Acquisitions, Funding, Business, and Stock

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Microsoft acquires 18-month-old, 20-employee Accompli — which developed a slick, free, Exchange-enabled smartphone email management app — for $200 million. I’ve tried it with my Gmail accounts and it has some nice features, such as smart messaging organization, easy calendar access, Dropbox enablement, and one-swipe conversion of an incoming email to a calendar event. I don’t know how Accompli planned to make money other than by being acquired, so maybe it cleverly noticed Microsoft’s mobile email weakness and figured MSFT would eventually wave money in its direction with hopes of renaming it Outlook Mobile. Accompli had raised only $7 million of VC money in its short history, so that’s quite a score.

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Madison’s alternative weekly newspaper says that Epic has backed down from its plan to extend its non-compete term from one year to two for employees who quit to join consulting firm Vonlay after its acquisition by Huron Consulting Group. The paper says that Epic got involved with the acquisition at the last minute by insisting that Huron not hire any Epic employees within two years of their resignation from Epic, meaning Epic would be enforcing a requirement to which its employees hadn’t agreed. The article says local speculation is that Epic is beginning to fear being held liable for violating antitrust laws, especially after Silicon Valley software engineers filed a successful class action against big-name tech companies for conspiring to not poach each other’s employees. According to the paper, Epic has also warned consulting firms that they can’t put up Madison area billboards or advertise within 50 miles of its Verona no-fly zone, also extending its workforce control by giving hospital clients maintenance fee discounts for honoring Epic’s non-compete agreement. Epic’s only official response to the non-compete issue was, “This is being reverted to a one-year term. We’d rather not comment on the policy as a whole.”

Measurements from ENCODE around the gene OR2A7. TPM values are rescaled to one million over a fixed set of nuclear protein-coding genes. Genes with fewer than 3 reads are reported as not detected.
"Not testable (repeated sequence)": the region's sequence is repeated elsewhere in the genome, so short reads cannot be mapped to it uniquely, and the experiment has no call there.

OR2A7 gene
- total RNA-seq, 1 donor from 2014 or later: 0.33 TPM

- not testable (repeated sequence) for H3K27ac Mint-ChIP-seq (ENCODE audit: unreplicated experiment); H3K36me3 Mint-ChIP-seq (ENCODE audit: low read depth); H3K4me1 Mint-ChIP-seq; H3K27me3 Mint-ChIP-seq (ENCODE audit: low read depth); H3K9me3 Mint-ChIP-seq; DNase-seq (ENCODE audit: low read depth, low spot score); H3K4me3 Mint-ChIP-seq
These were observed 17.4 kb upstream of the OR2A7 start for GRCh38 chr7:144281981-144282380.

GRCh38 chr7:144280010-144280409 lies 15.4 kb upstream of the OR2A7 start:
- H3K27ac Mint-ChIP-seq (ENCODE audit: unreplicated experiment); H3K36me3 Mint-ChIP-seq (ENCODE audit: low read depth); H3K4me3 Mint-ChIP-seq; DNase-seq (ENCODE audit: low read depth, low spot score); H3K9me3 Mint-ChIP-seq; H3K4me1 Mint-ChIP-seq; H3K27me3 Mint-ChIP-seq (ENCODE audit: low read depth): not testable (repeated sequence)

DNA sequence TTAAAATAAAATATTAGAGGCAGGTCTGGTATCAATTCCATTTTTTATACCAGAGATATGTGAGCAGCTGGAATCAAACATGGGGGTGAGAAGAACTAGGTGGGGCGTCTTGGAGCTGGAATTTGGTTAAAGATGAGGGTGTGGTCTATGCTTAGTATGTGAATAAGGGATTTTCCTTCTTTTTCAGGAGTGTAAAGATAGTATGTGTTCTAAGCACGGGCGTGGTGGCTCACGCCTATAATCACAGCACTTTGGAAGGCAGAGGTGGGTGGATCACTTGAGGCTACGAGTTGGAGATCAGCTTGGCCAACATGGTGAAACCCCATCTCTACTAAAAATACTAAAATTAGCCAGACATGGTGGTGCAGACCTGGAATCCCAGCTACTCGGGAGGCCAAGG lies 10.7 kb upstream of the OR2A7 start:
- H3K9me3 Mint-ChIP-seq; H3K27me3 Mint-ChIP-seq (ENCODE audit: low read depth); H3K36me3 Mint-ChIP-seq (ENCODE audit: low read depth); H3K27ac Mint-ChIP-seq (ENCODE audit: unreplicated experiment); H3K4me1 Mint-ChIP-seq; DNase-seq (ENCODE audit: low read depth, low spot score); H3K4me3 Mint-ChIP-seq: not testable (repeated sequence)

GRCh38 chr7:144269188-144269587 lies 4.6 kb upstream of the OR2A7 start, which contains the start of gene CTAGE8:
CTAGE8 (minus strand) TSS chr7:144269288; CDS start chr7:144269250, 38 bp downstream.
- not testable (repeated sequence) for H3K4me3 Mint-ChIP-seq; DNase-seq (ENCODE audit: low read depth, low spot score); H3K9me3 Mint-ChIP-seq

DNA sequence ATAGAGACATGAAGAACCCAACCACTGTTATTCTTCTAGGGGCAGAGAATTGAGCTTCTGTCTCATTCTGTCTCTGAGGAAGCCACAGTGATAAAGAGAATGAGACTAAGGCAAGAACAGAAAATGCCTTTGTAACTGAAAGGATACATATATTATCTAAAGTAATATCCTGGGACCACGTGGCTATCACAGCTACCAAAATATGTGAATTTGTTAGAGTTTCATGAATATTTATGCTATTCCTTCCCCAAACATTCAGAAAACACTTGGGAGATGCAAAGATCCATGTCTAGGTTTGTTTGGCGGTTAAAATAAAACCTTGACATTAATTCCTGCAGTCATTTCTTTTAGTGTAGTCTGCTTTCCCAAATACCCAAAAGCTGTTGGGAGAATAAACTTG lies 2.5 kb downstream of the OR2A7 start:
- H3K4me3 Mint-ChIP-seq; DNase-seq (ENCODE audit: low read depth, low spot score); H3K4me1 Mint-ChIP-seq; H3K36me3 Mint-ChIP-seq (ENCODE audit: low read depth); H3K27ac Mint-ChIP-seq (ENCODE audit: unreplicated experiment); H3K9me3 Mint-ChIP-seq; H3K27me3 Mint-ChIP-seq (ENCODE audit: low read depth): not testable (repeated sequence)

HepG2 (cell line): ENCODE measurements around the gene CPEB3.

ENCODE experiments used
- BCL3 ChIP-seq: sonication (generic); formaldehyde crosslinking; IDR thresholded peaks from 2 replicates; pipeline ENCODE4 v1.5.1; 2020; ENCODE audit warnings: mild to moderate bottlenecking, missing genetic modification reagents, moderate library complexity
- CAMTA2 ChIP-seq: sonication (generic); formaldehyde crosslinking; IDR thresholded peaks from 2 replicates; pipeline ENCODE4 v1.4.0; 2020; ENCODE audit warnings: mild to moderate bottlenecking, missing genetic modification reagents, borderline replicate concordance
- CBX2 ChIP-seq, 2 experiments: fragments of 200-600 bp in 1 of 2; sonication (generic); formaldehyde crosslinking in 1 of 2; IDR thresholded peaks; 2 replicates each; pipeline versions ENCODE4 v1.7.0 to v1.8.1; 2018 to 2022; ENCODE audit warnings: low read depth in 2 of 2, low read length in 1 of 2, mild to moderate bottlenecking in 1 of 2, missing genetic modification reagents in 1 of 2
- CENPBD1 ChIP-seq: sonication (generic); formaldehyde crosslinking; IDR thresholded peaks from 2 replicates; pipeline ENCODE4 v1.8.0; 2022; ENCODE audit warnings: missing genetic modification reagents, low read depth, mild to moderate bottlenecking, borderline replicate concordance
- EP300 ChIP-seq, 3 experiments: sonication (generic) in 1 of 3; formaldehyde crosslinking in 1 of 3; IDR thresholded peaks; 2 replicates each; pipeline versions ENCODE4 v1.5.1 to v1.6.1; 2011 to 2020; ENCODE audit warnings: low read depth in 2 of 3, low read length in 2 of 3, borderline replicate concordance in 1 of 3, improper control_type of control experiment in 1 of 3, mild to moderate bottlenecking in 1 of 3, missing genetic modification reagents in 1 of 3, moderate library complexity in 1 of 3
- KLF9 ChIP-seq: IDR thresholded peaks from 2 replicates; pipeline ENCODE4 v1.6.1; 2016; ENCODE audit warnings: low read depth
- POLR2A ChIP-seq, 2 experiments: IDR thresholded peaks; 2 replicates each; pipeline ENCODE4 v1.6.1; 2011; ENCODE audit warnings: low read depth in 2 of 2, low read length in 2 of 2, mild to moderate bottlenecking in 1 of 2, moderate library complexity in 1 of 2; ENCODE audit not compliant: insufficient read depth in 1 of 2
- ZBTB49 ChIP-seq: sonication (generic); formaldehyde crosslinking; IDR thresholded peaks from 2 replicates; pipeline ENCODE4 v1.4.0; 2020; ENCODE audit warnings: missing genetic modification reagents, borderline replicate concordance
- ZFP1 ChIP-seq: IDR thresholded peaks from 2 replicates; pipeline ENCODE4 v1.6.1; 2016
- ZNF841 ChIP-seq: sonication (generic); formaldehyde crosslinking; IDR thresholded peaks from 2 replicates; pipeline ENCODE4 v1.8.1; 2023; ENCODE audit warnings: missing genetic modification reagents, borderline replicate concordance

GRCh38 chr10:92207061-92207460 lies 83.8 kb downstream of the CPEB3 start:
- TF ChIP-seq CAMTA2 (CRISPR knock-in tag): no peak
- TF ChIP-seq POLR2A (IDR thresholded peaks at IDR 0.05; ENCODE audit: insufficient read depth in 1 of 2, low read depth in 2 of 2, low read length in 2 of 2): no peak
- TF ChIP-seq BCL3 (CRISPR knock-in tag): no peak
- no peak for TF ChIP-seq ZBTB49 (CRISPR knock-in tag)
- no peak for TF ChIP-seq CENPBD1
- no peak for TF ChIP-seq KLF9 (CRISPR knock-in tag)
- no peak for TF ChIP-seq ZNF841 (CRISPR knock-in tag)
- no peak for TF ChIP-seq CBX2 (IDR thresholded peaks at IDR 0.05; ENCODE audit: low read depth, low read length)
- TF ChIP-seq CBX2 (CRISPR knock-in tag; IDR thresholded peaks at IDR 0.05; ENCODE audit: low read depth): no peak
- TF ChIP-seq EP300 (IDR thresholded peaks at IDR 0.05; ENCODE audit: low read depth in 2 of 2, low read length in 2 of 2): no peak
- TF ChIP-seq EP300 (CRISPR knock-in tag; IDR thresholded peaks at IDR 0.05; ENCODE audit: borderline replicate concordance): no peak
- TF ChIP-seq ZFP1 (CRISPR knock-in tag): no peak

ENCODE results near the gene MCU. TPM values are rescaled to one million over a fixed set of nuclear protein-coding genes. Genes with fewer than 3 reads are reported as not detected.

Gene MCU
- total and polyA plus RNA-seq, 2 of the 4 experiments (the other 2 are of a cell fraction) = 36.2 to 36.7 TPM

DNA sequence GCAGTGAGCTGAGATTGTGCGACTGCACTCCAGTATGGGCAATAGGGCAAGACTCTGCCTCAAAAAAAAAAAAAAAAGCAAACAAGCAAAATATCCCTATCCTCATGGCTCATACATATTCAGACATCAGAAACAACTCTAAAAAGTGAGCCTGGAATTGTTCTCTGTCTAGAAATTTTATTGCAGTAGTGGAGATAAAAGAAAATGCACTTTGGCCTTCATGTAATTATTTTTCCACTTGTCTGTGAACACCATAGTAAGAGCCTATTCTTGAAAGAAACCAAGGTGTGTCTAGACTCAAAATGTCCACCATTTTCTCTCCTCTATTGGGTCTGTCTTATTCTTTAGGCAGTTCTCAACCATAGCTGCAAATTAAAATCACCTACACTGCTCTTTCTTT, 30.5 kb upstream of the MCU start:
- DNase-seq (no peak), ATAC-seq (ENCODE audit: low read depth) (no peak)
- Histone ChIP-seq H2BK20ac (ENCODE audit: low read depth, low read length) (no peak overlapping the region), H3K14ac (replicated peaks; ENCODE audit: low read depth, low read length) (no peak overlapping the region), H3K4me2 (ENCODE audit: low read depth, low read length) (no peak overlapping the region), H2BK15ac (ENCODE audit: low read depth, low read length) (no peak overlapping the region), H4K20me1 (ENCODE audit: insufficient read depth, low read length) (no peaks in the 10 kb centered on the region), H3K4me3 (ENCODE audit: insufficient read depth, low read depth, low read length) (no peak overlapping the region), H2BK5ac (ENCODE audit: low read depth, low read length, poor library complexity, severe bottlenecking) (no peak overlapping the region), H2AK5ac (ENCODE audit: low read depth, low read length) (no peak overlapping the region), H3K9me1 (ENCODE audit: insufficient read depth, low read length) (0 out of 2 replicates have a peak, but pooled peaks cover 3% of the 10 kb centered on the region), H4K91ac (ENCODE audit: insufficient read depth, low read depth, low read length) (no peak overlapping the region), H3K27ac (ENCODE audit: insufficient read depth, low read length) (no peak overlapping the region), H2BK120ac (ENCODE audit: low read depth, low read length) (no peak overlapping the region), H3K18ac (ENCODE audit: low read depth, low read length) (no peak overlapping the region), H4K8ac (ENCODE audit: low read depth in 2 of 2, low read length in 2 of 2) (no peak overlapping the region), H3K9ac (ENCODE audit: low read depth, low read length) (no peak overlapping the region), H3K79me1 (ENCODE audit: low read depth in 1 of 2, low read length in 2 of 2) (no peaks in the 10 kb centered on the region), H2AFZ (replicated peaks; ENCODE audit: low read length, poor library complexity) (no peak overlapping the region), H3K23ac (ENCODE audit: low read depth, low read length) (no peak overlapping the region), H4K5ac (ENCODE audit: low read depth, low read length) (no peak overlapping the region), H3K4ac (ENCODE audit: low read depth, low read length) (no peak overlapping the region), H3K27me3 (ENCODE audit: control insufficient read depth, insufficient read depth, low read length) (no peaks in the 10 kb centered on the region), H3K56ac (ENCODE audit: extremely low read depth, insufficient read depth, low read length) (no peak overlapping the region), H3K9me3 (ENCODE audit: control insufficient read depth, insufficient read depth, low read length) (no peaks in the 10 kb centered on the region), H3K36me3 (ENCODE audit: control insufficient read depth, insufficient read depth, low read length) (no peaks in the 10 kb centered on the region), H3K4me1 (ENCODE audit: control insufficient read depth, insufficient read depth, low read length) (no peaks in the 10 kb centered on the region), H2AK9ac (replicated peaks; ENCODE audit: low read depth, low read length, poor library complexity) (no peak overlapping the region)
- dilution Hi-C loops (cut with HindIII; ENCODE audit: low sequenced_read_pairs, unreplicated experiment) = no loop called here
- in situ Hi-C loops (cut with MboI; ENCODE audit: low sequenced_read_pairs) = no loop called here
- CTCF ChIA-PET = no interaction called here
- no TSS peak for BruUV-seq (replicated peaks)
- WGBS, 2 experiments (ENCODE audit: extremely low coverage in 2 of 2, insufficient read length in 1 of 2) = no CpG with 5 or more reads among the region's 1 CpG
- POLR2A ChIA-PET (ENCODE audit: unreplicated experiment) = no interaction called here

Sales

Gila River Health Care (AZ) chooses NextGen’s ambulatory PM/EHR.

Advocate Community Providers (NY) chooses eClinicalWorks for population health management and interoperability to support its Delivery System Reform Incentive Payment program for 437,000 patients.

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Grand View Health (PA) chooses Cornerstone Advisors Group to upgrade its Meditech Client/Server 5.6 system to 6.1 and to support its early adoption of Meditech’s web-based ambulatory product.


People

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Anthelio Healthcare Solutions names Gary Trickett (Allscripts) as SVP of IT services.

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Anthony Caponi is named VP of healthcare IT at Direct Consulting Associates.

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Allana Cummings (Northeast Georgia Health System) joins Children’s Healthcare of Atlanta as CIO.

Payer software vendor Healthx names Sal Gentile (TriZetto) as CEO.


Announcements and Implementations

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MedAssets will use Procured Health’s data intelligence and workflow solution in its product value analysis services.

Jackson General Hospital (WV) goes live with CrossChx’s SafeChx biometric patient identification solution in its registration area.

NextGen connects its Share platform with Merge Healthcare’s iConnect Network to allow NextGen Share users to send orders to Merge systems and receive images back.

The American College of Radiology and Massachusetts General Hospital (MA) will use Nuance’s PowerShare Network to present clinical guidelines in radiologist workflow and to automate PQRS data collection.

Ricoh will offer Levi, Ray & Shoup’s VPSX software to its healthcare enterprise output management customers.